All that said, Andy's recommendations are all wonderful and we must never forget that one of our main strenghts is that we are a community (of sorts). And we don't need special connections or money or power, to get into this community. Hell, I'm completely new here and have been lurking in the shadows reading posts without commenting. I hope to join what i feel is a very vibrant community. I haven't started a film blog but am thinking about it. Hi, can we be friends?

thats all.

HarryTuttle a dit…

Hi Jeff, welcome my friend. I'm glad you break the silence to speak up your mind. Interaction is more convivial than lurking.

I agree with you actually. There is no need for manifesto, legitimacy or standards. Let's see what happens naturally... fine.
But when the question that opposes blogs to the press arises we should examine if the problem is exposed the right way. And that was my take on it. I'm not advocating an active comformism to conscious standards, I'm observing the situation from an outsider point of view.

"Is not our manifesto the culmination of a thousand cries in the dark, the thousand faceless film lovers and scholars worried not about fame or trends or money, but merely trying to learn and teach all that they can in the ever going conversation?"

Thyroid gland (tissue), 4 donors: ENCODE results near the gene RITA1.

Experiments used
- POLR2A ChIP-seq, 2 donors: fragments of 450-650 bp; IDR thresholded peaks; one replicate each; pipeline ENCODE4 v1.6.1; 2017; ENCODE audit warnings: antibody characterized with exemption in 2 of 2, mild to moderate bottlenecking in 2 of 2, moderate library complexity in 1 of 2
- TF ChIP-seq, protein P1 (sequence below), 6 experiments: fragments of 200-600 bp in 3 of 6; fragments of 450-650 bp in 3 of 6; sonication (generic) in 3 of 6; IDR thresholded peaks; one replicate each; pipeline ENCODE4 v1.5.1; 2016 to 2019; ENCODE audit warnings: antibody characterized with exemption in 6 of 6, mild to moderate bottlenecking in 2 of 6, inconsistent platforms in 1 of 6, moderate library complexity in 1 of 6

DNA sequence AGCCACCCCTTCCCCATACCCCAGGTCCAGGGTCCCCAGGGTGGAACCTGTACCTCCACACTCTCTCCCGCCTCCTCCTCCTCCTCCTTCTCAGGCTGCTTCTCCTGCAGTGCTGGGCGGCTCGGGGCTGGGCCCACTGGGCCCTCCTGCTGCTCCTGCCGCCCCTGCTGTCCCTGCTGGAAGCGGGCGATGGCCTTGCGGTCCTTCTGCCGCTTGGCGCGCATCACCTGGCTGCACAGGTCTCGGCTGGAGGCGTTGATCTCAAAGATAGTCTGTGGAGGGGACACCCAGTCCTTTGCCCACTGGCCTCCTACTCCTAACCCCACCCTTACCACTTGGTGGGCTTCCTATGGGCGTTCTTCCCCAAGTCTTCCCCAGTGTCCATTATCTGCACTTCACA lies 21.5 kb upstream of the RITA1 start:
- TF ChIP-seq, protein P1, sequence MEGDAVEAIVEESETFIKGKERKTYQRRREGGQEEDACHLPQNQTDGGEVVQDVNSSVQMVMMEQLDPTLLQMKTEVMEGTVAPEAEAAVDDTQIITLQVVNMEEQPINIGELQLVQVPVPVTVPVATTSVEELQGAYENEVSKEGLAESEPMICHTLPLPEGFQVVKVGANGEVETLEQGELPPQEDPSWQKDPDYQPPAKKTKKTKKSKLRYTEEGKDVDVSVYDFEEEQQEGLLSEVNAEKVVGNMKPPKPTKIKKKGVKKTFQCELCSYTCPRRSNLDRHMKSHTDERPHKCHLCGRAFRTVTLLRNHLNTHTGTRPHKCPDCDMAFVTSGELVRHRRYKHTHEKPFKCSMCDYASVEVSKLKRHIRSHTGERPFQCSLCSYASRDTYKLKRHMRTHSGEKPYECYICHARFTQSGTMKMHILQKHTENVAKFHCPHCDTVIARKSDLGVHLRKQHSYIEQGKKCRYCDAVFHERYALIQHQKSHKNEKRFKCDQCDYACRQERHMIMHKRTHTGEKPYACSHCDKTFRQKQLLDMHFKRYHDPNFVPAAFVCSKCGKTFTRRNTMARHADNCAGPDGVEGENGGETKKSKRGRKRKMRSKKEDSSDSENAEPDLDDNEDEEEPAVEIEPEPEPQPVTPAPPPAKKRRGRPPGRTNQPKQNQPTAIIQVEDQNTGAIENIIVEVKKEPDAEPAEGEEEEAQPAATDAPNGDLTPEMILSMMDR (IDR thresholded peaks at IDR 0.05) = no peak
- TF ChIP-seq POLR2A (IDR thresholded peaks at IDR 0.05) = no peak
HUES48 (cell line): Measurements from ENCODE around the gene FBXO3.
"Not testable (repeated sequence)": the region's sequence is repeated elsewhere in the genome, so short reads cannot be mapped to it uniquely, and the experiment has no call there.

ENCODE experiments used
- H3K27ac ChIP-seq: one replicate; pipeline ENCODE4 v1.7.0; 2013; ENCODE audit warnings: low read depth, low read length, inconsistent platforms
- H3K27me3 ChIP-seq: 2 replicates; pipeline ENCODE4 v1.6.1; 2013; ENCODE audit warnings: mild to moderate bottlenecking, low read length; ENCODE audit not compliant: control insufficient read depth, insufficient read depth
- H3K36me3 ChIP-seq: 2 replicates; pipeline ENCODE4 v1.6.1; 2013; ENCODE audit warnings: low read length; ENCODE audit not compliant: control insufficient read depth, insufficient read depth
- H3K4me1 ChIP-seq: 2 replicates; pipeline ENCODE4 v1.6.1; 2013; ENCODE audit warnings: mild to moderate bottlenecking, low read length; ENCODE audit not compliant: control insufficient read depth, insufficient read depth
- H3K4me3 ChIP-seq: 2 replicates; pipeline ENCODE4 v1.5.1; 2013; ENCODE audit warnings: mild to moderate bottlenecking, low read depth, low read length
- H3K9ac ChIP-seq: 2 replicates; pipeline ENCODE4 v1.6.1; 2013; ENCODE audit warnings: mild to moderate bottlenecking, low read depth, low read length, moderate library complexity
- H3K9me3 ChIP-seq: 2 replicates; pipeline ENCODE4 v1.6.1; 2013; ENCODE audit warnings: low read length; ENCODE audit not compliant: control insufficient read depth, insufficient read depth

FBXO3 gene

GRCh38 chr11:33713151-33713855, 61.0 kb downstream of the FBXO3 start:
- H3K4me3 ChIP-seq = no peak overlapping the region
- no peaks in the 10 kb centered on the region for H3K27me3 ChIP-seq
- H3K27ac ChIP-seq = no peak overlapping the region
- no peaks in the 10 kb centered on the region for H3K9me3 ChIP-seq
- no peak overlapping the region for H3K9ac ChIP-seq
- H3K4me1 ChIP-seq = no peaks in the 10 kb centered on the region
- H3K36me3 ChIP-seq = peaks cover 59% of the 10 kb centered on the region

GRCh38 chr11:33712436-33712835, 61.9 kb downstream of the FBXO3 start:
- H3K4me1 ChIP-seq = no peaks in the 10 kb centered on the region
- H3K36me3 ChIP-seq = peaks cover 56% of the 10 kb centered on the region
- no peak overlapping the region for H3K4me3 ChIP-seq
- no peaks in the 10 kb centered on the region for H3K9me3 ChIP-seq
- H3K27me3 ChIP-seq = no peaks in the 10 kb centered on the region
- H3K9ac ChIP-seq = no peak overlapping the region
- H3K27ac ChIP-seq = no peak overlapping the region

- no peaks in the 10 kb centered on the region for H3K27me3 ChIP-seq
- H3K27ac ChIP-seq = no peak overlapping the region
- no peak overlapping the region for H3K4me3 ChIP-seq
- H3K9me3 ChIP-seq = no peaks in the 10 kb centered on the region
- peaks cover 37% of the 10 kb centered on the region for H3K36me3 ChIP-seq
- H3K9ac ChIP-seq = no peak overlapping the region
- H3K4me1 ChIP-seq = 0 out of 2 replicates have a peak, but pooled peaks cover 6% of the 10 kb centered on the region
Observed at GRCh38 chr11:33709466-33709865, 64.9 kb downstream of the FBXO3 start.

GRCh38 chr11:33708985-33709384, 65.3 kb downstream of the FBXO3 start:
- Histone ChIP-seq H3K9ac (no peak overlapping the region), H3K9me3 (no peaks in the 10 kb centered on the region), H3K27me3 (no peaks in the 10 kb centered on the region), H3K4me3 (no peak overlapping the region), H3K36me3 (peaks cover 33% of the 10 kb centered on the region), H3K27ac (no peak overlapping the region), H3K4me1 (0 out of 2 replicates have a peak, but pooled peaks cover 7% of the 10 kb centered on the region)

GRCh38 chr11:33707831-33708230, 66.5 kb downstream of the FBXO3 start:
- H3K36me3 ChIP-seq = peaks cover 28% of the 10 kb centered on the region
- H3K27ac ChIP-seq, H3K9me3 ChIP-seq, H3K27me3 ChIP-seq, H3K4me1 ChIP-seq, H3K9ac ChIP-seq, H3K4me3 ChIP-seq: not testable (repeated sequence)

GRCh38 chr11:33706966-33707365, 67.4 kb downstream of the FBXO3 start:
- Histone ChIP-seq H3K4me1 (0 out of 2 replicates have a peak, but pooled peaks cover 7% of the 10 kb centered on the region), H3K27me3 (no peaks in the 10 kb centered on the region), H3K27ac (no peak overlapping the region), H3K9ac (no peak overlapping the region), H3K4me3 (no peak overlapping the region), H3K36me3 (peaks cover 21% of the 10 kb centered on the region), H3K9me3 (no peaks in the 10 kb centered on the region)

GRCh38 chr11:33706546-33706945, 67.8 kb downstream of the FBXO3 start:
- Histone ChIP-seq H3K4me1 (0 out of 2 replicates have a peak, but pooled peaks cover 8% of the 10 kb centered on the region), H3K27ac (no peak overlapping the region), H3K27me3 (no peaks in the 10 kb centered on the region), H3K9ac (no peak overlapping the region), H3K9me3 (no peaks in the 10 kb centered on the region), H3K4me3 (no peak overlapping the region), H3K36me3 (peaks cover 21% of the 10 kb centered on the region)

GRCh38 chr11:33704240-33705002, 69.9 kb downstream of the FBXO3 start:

Exactly! but you already select the worthwhile part (thousands) of the blogosphere (millions!) in this definition.

"And we don't need special connections or money or power, to get into this community."

Indeed this is one of the most precious treasure of the online free-spirited liberty. Free culture. Voluntary work. Communality. (sounds so communist... hehe)

HarryTuttle a dit…

At Greencine Daily, 2006 highlights of the internet achievements and the evolution of the blogosphere toward awareness and significance.
So there is a positive side when the internet specificity is taken as a contructive complementation rather than a confrontational substitution.

HarryTuttle a dit…

Rosenbaum in a panel discussion at Variety :
"Certainly, the fact that everyone considers himself or herself a film expert of one kind or another, from literary book reviewers in the Atlantic to bloggers on the Internet, means that the range of discourse keeps getting broader, and this has both positive and negative consequences. In the '60s and '70s, I don't recall reading many film reviews quite as stupid as some of the ones I now find on the Internet, but I also don't recall finding many English-language film magazines on paper in those decades that were as sophisticated as the online Rouge is today."